Models, code, and papers for "Carla Wauters":

Whole-Slide Mitosis Detection in H&E Breast Histology Using PHH3 as a Reference to Train Distilled Stain-Invariant Convolutional Networks

Aug 17, 2018
David Tellez, Maschenka Balkenhol, Irene Otte-Holler, Rob van de Loo, Rob Vogels, Peter Bult, Carla Wauters, Willem Vreuls, Suzanne Mol, Nico Karssemeijer, Geert Litjens, Jeroen van der Laak, Francesco Ciompi

Manual counting of mitotic tumor cells in tissue sections constitutes one of the strongest prognostic markers for breast cancer. This procedure, however, is time-consuming and error-prone. We developed a method to automatically detect mitotic figures in breast cancer tissue sections based on convolutional neural networks (CNNs). Application of CNNs to hematoxylin and eosin (H&E) stained histological tissue sections is hampered by: (1) noisy and expensive reference standards established by pathologists, (2) lack of generalization due to staining variation across laboratories, and (3) high computational requirements needed to process gigapixel whole-slide images (WSIs). In this paper, we present a method to train and evaluate CNNs to specifically solve these issues in the context of mitosis detection in breast cancer WSIs. First, by combining image analysis of mitotic activity in phosphohistone-H3 (PHH3) restained slides and registration, we built a reference standard for mitosis detection in entire H&E WSIs requiring minimal manual annotation effort. Second, we designed a data augmentation strategy that creates diverse and realistic H&E stain variations by modifying the hematoxylin and eosin color channels directly. Using it during training combined with network ensembling resulted in a stain invariant mitosis detector. Third, we applied knowledge distillation to reduce the computational requirements of the mitosis detection ensemble with a negligible loss of performance. The system was trained in a single-center cohort and evaluated in an independent multicenter cohort from The Cancer Genome Atlas on the three tasks of the Tumor Proliferation Assessment Challenge (TUPAC). We obtained a performance within the top-3 best methods for most of the tasks of the challenge.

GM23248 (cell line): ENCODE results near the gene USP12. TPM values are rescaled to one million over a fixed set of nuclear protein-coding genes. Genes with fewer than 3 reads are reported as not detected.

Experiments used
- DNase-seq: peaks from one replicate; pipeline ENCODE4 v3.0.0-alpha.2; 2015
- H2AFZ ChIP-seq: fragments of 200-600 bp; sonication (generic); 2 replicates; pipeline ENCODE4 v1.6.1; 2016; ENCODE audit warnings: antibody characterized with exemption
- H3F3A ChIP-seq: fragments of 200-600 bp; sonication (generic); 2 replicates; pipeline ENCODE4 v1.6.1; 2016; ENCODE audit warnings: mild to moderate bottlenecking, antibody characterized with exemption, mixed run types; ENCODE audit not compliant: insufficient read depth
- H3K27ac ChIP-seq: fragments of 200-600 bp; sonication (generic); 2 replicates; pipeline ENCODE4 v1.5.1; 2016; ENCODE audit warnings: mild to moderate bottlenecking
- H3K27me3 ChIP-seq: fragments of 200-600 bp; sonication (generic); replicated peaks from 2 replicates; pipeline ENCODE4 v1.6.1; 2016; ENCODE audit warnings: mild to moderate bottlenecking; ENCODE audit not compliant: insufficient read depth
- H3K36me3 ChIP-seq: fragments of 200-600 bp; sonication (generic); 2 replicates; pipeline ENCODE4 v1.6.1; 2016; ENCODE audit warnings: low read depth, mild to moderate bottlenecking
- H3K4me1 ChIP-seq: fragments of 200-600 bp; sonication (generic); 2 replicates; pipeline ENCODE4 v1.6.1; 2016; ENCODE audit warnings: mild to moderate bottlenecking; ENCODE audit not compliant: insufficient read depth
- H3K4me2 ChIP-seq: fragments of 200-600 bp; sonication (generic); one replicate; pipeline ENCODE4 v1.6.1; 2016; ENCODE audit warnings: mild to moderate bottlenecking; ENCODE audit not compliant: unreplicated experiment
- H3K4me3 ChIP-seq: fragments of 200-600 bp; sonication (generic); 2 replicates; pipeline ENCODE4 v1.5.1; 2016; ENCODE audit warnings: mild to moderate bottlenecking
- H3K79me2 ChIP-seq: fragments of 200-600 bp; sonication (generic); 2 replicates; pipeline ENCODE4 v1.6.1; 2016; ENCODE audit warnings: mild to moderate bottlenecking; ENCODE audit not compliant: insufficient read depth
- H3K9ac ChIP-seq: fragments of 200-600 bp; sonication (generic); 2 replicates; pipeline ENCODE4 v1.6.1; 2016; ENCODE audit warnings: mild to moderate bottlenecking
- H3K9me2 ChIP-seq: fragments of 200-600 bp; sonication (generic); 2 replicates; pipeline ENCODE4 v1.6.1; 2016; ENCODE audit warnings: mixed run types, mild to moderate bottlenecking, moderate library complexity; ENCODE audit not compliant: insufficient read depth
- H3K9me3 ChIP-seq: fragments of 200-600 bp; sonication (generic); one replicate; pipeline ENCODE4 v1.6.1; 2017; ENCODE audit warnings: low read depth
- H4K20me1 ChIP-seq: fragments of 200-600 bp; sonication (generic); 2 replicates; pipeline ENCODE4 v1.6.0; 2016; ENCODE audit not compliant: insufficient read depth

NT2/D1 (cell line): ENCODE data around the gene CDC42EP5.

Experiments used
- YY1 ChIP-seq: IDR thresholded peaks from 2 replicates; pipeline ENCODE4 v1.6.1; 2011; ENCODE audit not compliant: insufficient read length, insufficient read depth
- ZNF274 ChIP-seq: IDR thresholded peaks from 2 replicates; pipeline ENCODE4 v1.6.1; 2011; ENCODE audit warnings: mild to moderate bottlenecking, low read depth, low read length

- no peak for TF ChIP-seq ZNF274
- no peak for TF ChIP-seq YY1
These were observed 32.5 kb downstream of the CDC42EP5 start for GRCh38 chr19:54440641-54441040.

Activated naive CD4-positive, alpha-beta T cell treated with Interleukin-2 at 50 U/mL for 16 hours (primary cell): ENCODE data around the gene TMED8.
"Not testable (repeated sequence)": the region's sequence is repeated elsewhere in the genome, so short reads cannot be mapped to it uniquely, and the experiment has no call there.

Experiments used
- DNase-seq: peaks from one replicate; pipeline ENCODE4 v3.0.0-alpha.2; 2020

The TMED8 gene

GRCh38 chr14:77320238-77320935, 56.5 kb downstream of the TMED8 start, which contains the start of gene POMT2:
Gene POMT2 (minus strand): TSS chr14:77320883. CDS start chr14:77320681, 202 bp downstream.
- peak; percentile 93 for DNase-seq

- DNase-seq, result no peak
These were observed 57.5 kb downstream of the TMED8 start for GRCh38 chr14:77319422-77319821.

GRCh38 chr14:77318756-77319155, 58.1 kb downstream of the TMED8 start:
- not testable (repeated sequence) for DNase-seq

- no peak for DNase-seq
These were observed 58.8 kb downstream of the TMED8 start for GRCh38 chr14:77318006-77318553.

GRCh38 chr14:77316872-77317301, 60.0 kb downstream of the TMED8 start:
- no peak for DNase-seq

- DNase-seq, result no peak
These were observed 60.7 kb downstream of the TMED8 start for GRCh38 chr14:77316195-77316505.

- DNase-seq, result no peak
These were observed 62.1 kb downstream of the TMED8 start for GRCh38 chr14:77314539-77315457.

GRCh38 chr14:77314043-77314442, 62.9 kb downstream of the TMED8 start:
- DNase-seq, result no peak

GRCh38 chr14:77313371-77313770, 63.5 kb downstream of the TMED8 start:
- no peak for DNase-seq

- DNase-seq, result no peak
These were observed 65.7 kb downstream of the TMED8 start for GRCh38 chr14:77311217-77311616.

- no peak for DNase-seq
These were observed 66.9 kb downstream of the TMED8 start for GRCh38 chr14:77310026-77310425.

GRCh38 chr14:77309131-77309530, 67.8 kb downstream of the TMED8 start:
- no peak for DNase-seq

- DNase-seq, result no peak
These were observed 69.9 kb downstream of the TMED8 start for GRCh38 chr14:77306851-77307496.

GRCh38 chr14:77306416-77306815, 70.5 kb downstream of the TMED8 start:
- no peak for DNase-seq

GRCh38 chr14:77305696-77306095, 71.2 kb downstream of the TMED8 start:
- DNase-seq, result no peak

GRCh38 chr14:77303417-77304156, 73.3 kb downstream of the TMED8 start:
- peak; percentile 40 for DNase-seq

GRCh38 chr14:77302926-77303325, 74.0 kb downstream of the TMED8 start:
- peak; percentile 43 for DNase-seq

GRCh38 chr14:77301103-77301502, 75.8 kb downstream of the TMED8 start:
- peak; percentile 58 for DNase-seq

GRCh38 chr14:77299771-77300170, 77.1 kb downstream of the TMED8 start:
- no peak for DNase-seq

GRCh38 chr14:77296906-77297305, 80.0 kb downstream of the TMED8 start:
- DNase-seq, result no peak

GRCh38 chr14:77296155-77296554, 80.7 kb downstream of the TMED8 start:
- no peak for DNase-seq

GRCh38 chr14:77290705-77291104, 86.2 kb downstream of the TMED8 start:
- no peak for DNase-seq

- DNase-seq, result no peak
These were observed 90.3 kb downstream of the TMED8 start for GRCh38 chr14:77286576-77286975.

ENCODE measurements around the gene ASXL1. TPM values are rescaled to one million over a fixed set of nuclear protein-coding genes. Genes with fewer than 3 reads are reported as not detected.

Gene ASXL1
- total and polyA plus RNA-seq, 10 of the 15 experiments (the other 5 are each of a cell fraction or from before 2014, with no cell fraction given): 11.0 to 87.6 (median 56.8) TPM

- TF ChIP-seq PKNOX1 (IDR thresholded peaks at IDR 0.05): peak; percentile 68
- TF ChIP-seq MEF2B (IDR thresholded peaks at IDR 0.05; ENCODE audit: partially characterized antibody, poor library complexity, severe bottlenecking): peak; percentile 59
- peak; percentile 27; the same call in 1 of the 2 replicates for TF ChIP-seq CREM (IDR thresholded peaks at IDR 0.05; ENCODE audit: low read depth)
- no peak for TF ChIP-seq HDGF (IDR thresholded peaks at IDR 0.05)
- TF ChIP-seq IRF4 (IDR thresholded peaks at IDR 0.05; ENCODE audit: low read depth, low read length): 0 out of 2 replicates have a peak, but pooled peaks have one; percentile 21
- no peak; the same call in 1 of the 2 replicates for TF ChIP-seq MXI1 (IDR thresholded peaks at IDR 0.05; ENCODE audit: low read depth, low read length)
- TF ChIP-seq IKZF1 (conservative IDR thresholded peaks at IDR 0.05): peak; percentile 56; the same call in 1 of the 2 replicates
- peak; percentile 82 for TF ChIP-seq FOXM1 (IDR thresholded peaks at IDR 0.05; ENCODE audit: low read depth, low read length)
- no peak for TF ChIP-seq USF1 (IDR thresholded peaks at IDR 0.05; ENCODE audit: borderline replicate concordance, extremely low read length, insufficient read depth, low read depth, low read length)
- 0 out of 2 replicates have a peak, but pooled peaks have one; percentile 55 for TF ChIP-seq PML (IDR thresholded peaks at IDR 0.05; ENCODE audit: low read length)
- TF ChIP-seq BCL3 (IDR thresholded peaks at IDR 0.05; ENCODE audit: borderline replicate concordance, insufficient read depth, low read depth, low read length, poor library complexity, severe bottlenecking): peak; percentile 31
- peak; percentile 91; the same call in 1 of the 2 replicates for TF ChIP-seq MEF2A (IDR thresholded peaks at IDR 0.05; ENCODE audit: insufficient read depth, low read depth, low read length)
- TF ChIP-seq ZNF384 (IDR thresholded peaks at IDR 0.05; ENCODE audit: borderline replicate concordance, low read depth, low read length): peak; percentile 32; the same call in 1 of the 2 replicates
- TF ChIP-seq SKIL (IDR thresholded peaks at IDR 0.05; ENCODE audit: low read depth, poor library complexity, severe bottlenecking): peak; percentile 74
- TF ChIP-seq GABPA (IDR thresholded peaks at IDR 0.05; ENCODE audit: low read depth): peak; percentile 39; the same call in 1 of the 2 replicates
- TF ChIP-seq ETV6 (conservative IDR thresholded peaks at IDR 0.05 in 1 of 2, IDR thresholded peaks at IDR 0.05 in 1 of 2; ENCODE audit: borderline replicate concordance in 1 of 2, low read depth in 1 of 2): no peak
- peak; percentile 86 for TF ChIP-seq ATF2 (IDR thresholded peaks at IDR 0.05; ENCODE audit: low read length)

* Accepted to appear in IEEE Transactions on Medical Imaging 

  Click for Model/Code and Paper